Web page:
America has a dysfunctional relationship with death. Our average lifespan today is longer than it’s ever been, but we obsess over health more than ever before. When people’s relatives or close friends are diagnosed with a disease, they act like their life is ruined or cursed in some way. They post on Facebook looking for sympathy, and tell everyone about the tragedy their life has become. Our culture reinforces this with our Relays for Life, our candlelight vigils, our pink ribbons at football games. God forbid you become one of the “unlucky” ones actually dealing firsthand with these (extremely prevalent and common) diseases. What did you ever do to deserve that?
This reaction is so strong because we have such a powerful denial of death today. A staggering percentage of our population lives their lives as if they will live forever. The idea of death is so foreign a concept to them that it truly is a blow to their ego and the comfort of their psyche whenever they are confronted with the reality of death.
Don’t get me wrong; I don’t wish cancer, or heart disease, or aneurisms upon anybody. All of these things suck. But compared to the realities of death faced by every previous generation, we have become a bunch of spoiled brats where mortality is concerned.
Why has it come to this point?
There are a few factors, really. We have the luxury of ignoring death today because so many advancements have been made to combat infant death rates, childhood diseases, and many of the natural threats that humans once faced. However, we are now so completely coddled that the idea of any threat to our health is seen as inherently “unfair.”
But beyond that, the deeper culprit is capitalism.
Corporations drive the media message with their advertising dollars. That’s why today we still fear cancer like a lurking serial killer creeping up behind us in an alley, even though a third of Americans will get cancer. Shouldn’t it just seem like a normal way to die at this point? Not if Big Pharma wants to keep getting billions poured into research, development, and new drugs.
So we continue to deify “survivors” as if they came back from ‘Nam, seeing them on talk shows and commercials, or giving speeches at colleges. If they can survive death, maybe I can too! It’s just another form of soap opera, but one that fans the flames of people’s fear of death. Death is the big bad boogeyman, and anyone who doesn’t “seek treatment” (expensive procedures, surgeries, and drugs offered by the Medical/Pharmaceutical industry) is a social pariah. Shame on you!
It is truly amazing how our society has been steered toward our current paradoxical way of living: Ignore death even while it’s all around you (so you can keep having fun! and spending like a good consumer), and then become frantic and despondent when a common fatal disease comes calling for you or someone you know.
My own mother was diagnosed with breast cancer last month. She told me her diagnosis was early-stage and not life threatening, so I didn’t get too worried. It has a high survival rate, and is a very common disease. Of course I was concerned and wanted her to get healthy, but the fact that I wasn’t crying or calling her every 20 minutes made the family feel like I “didn’t care.” Apparently there is a quota for the amount of sympathy you are supposed to offer in these situations. After all, she had cancer– that’s really bad!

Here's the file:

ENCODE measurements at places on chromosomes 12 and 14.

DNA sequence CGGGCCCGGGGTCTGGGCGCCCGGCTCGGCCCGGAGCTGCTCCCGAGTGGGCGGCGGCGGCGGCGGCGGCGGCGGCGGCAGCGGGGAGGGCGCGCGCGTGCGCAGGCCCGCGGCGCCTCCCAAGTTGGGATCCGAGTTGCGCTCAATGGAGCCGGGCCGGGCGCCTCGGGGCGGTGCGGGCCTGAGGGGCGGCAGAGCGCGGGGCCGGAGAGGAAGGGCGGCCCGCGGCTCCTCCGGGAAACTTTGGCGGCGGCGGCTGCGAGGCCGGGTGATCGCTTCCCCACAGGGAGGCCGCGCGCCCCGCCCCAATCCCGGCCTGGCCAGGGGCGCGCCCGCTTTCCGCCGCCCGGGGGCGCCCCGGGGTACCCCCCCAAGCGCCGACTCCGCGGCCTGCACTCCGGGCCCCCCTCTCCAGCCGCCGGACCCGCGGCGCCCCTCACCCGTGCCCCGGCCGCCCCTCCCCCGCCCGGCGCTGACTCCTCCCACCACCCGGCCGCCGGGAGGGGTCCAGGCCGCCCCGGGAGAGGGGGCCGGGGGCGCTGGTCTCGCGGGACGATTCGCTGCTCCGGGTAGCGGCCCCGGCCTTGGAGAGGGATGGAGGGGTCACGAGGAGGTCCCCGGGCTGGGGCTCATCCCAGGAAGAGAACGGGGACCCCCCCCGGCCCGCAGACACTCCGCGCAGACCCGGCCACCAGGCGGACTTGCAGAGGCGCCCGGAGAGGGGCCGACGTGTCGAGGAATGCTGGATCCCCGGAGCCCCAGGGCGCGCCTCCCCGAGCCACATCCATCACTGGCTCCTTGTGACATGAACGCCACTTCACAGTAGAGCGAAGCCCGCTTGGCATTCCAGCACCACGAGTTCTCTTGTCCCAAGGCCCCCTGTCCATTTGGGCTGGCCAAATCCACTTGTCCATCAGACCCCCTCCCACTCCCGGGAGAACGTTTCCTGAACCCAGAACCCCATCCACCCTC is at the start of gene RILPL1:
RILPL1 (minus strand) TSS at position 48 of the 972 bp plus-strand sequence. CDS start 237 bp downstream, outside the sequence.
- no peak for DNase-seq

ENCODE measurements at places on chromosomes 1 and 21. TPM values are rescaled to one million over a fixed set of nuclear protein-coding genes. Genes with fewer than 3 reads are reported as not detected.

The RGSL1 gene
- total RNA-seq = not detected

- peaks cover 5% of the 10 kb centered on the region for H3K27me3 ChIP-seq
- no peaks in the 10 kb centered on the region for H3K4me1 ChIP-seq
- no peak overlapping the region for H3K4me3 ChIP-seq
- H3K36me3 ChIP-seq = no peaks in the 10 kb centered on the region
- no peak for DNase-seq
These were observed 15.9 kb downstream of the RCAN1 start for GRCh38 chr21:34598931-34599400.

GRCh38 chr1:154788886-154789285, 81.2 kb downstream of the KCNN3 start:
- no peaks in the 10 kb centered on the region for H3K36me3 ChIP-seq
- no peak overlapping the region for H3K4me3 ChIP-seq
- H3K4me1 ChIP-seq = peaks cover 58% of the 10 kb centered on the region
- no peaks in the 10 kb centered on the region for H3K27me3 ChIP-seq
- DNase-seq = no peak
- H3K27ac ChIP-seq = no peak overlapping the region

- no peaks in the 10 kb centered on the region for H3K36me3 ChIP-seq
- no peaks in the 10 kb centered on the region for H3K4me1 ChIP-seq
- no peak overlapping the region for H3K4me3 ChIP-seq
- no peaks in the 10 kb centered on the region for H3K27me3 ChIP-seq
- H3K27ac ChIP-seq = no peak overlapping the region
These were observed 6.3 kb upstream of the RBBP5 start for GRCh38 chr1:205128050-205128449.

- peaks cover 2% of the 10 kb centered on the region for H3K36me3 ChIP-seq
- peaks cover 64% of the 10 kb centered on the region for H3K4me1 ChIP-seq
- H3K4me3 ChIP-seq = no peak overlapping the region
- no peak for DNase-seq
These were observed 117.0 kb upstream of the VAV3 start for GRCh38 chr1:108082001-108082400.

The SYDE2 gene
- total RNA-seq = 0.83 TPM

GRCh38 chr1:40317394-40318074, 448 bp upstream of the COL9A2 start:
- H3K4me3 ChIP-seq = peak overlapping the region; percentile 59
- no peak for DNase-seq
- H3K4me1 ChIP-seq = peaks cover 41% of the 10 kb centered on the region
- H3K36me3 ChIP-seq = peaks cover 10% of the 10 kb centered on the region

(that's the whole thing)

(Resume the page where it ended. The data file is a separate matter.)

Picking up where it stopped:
I did discover that telling other people my mom had breast cancer got me a lot of sympathy. “Oh God, cancer… really…” People really felt for me. I guess part of it is a social thing; people don’t want to seem unsympathetic. The funny thing is, I only started to worry at the times when other people were treating the situation like it was really dire.
My mother is 60 years old. Isn’t that the age where health starts becoming an issue for everybody? As in, literally every human being on the planet? It’s like people expect to just wake up dead one morning. “She died of being perfectly healthy!”
I didn’t panic when I learned about my mom’s condition. I know declining health and eventual death is a part of life (the fact that this distinguishes me is the problem). I want her to be as happy and as comfortable as possible, for as long as possible, but I don’t need to add extra dramatic emotion on top of it, to “prove” how much I love her, or convince others of how tough my life is.
If I found out she had terminal cancer and six weeks to live, I would be heartbroken and fly home to spend that time with her. I know when the day comes that she finally dies, I will feel a huge sense of loss. What I hope I won’t do is act like something has been stolen from me or that some profound injustice has been done to me because my mother died of (something).
We shouldn’t spend our days obsessed with death; that can be a crippling burden. If you fear too much, you will never take any risks.
What you should do– especially as a man– is make friends with death. As early and as often as possible.
Accepting your own mortality and letting go of the ego-driven attachment to your own “precious” life truly sets you free. The stakes are not as high as you think. It’s just your one little fucking life. So make the most of it. It could end tomorrow, or today. Don’t live by anyone else’s rules, because they’re almost always playing a different game.
When you let yourself take risks– comforted by the fleeting nature of life– you will be living from a place of honesty.
And honesty is the fire from which true power is born.